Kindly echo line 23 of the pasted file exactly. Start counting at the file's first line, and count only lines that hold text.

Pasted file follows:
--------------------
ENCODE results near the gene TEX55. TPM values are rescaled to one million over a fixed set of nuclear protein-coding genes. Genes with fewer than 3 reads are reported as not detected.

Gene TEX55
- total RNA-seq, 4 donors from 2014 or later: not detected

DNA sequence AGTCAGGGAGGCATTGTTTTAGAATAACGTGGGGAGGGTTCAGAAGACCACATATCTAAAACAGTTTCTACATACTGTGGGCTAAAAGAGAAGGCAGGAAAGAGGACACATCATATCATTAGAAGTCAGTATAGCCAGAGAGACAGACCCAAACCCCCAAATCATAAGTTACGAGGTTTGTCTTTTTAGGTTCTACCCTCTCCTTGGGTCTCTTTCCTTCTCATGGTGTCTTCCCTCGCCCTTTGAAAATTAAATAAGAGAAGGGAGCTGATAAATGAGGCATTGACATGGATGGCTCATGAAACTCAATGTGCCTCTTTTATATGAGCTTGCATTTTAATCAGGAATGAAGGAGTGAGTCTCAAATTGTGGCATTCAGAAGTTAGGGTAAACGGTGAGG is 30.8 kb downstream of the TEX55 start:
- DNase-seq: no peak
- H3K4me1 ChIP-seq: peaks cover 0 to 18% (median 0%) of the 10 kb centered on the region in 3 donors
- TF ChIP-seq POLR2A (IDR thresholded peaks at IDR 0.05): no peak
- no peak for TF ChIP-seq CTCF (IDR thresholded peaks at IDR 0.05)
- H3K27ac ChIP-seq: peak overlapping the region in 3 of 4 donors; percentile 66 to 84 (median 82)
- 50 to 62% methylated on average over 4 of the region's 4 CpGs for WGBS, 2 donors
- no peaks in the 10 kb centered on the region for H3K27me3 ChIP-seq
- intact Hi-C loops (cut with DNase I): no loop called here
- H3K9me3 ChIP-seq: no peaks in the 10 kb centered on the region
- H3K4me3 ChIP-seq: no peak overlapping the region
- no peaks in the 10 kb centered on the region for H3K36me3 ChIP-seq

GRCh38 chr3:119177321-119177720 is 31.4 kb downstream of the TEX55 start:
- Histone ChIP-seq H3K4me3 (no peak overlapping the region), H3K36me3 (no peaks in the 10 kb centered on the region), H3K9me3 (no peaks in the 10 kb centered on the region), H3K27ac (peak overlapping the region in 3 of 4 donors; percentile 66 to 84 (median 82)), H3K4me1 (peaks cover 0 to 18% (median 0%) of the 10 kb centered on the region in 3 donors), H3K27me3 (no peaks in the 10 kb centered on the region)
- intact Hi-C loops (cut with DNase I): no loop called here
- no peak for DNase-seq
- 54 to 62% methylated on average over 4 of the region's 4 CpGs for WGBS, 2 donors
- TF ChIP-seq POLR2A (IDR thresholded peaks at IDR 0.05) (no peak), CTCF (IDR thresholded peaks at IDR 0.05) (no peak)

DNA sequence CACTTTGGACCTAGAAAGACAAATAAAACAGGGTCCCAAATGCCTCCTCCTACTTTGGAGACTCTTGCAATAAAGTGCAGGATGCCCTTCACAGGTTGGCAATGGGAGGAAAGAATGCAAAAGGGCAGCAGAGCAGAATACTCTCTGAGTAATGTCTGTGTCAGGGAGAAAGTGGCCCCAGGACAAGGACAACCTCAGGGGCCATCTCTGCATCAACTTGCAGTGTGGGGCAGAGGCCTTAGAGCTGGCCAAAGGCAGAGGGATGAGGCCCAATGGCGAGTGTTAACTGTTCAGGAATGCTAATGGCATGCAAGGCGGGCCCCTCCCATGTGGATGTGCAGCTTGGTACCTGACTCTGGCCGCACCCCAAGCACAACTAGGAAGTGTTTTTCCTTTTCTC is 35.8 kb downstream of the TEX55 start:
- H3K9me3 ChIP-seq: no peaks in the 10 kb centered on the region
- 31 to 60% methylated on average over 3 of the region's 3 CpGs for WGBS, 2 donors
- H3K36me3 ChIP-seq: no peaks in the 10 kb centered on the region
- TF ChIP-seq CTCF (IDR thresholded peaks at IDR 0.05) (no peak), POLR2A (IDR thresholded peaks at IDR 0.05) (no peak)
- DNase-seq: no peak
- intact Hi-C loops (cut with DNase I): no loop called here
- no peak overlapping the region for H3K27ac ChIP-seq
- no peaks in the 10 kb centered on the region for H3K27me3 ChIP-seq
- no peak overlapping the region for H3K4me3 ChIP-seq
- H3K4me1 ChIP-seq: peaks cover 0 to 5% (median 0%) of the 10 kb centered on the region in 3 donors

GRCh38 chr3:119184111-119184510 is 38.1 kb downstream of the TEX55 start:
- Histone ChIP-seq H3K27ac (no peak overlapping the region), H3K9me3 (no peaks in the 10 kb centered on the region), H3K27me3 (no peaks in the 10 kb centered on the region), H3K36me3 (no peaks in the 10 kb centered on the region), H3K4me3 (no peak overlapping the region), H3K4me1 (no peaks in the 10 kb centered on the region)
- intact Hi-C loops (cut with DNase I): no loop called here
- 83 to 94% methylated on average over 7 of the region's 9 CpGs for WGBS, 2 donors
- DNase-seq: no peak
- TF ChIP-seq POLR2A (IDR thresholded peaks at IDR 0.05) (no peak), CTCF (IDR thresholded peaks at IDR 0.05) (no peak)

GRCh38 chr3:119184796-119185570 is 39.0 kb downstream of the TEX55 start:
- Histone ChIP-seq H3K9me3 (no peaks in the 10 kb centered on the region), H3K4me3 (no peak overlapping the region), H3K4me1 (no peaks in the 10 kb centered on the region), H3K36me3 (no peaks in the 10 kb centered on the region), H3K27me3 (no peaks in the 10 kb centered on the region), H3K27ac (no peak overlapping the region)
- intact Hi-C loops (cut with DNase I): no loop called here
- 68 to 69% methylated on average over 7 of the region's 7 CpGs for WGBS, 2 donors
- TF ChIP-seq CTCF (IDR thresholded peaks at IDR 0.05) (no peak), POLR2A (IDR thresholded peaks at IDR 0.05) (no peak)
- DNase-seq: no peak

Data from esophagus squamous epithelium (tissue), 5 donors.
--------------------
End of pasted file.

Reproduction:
- H3K9me3 ChIP-seq: no peaks in the 10 kb centered on the region